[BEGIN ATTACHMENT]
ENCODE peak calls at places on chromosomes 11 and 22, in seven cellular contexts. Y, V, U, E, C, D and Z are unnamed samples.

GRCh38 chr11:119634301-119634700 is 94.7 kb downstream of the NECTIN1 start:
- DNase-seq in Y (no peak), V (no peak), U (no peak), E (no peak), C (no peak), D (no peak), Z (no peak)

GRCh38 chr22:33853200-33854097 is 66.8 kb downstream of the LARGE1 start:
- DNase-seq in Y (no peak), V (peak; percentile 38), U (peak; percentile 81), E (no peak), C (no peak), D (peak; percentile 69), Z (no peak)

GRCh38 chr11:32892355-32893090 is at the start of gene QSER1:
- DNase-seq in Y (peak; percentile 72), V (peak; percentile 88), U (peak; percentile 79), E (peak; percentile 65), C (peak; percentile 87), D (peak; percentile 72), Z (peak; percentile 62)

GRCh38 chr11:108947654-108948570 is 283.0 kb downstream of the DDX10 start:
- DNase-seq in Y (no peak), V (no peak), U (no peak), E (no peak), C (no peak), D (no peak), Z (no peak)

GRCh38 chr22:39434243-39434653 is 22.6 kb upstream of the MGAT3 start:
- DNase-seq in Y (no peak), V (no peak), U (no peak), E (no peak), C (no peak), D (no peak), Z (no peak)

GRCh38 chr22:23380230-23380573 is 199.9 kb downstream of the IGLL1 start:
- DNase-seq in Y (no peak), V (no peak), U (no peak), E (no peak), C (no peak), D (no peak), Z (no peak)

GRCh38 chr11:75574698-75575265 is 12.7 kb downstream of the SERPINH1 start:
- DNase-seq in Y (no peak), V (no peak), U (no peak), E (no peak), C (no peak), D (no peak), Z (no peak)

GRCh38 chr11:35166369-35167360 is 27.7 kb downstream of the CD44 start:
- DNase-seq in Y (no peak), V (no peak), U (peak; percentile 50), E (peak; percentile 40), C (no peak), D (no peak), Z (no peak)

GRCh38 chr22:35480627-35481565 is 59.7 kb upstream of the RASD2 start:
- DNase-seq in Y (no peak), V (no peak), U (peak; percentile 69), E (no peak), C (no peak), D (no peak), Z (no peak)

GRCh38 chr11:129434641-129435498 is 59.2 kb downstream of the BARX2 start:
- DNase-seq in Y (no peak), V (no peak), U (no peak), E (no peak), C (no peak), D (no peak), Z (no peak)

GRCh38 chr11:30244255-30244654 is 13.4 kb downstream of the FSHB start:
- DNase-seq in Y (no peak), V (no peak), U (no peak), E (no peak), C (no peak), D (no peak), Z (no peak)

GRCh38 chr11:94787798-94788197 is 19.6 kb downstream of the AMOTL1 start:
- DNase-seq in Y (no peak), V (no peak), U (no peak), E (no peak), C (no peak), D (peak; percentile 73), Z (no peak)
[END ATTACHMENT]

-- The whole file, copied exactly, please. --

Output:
ENCODE peak calls at places on chromosomes 11 and 22, in seven cellular contexts. Y, V, U, E, C, D and Z are unnamed samples.

GRCh38 chr11:119634301-119634700 is 94.7 kb downstream of the NECTIN1 start:
- DNase-seq in Y (no peak), V (no peak), U (no peak), E (no peak), C (no peak), D (no peak), Z (no peak)

GRCh38 chr22:33853200-33854097 is 66.8 kb downstream of the LARGE1 start:
- DNase-seq in Y (no peak), V (peak; percentile 38), U (peak; percentile 81), E (no peak), C (no peak), D (peak; percentile 69), Z (no peak)

GRCh38 chr11:32892355-32893090 is at the start of gene QSER1:
- DNase-seq in Y (peak; percentile 72), V (peak; percentile 88), U (peak; percentile 79), E (peak; percentile 65), C (peak; percentile 87), D (peak; percentile 72), Z (peak; percentile 62)

GRCh38 chr11:108947654-108948570 is 283.0 kb downstream of the DDX10 start:
- DNase-seq in Y (no peak), V (no peak), U (no peak), E (no peak), C (no peak), D (no peak), Z (no peak)

GRCh38 chr22:39434243-39434653 is 22.6 kb upstream of the MGAT3 start:
- DNase-seq in Y (no peak), V (no peak), U (no peak), E (no peak), C (no peak), D (no peak), Z (no peak)

GRCh38 chr22:23380230-23380573 is 199.9 kb downstream of the IGLL1 start:
- DNase-seq in Y (no peak), V (no peak), U (no peak), E (no peak), C (no peak), D (no peak), Z (no peak)

GRCh38 chr11:75574698-75575265 is 12.7 kb downstream of the SERPINH1 start:
- DNase-seq in Y (no peak), V (no peak), U (no peak), E (no peak), C (no peak), D (no peak), Z (no peak)

GRCh38 chr11:35166369-35167360 is 27.7 kb downstream of the CD44 start:
- DNase-seq in Y (no peak), V (no peak), U (peak; percentile 50), E (peak; percentile 40), C (no peak), D (no peak), Z (no peak)

GRCh38 chr22:35480627-35481565 is 59.7 kb upstream of the RASD2 start:
- DNase-seq in Y (no peak), V (no peak), U (peak; percentile 69), E (no peak), C (no peak), D (no peak), Z (no peak)

GRCh38 chr11:129434641-129435498 is 59.2 kb downstream of the BARX2 start:
- DNase-seq in Y (no peak), V (no peak), U (no peak), E (no peak), C (no peak), D (no peak), Z (no peak)

GRCh38 chr11:30244255-30244654 is 13.4 kb downstream of the FSHB start:
- DNase-seq in Y (no peak), V (no peak), U (no peak), E (no peak), C (no peak), D (no peak), Z (no peak)

GRCh38 chr11:94787798-94788197 is 19.6 kb downstream of the AMOTL1 start:
- DNase-seq in Y (no peak), V (no peak), U (no peak), E (no peak), C (no peak), D (peak; percentile 73), Z (no peak)